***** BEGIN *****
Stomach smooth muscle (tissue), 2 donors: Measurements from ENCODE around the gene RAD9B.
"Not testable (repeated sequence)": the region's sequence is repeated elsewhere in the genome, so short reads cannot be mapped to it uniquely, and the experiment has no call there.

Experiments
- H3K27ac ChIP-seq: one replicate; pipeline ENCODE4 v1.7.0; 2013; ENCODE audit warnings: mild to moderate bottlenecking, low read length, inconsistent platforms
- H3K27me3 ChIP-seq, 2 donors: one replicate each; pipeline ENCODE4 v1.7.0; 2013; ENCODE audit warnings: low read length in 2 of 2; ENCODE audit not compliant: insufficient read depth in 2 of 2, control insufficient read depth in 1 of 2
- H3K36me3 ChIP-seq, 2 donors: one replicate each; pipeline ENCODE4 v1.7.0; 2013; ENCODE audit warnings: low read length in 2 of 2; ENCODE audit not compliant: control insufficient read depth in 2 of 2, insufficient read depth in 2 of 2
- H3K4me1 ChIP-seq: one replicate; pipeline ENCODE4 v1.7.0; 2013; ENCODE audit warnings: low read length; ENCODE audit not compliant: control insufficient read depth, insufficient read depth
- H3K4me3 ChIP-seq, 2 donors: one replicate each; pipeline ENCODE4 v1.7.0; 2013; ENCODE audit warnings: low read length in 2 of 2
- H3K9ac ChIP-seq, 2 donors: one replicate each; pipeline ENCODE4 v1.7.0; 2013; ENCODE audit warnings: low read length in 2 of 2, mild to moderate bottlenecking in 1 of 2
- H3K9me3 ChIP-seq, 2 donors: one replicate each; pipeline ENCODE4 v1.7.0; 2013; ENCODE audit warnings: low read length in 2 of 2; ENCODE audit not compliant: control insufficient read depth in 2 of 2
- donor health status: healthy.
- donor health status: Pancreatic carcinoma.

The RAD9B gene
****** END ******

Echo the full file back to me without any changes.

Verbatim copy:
Stomach smooth muscle (tissue), 2 donors: Measurements from ENCODE around the gene RAD9B.
"Not testable (repeated sequence)": the region's sequence is repeated elsewhere in the genome, so short reads cannot be mapped to it uniquely, and the experiment has no call there.

Experiments
- H3K27ac ChIP-seq: one replicate; pipeline ENCODE4 v1.7.0; 2013; ENCODE audit warnings: mild to moderate bottlenecking, low read length, inconsistent platforms
- H3K27me3 ChIP-seq, 2 donors: one replicate each; pipeline ENCODE4 v1.7.0; 2013; ENCODE audit warnings: low read length in 2 of 2; ENCODE audit not compliant: insufficient read depth in 2 of 2, control insufficient read depth in 1 of 2
- H3K36me3 ChIP-seq, 2 donors: one replicate each; pipeline ENCODE4 v1.7.0; 2013; ENCODE audit warnings: low read length in 2 of 2; ENCODE audit not compliant: control insufficient read depth in 2 of 2, insufficient read depth in 2 of 2
- H3K4me1 ChIP-seq: one replicate; pipeline ENCODE4 v1.7.0; 2013; ENCODE audit warnings: low read length; ENCODE audit not compliant: control insufficient read depth, insufficient read depth
- H3K4me3 ChIP-seq, 2 donors: one replicate each; pipeline ENCODE4 v1.7.0; 2013; ENCODE audit warnings: low read length in 2 of 2
- H3K9ac ChIP-seq, 2 donors: one replicate each; pipeline ENCODE4 v1.7.0; 2013; ENCODE audit warnings: low read length in 2 of 2, mild to moderate bottlenecking in 1 of 2
- H3K9me3 ChIP-seq, 2 donors: one replicate each; pipeline ENCODE4 v1.7.0; 2013; ENCODE audit warnings: low read length in 2 of 2; ENCODE audit not compliant: control insufficient read depth in 2 of 2
- donor health status: healthy.
- donor health status: Pancreatic carcinoma.

The RAD9B gene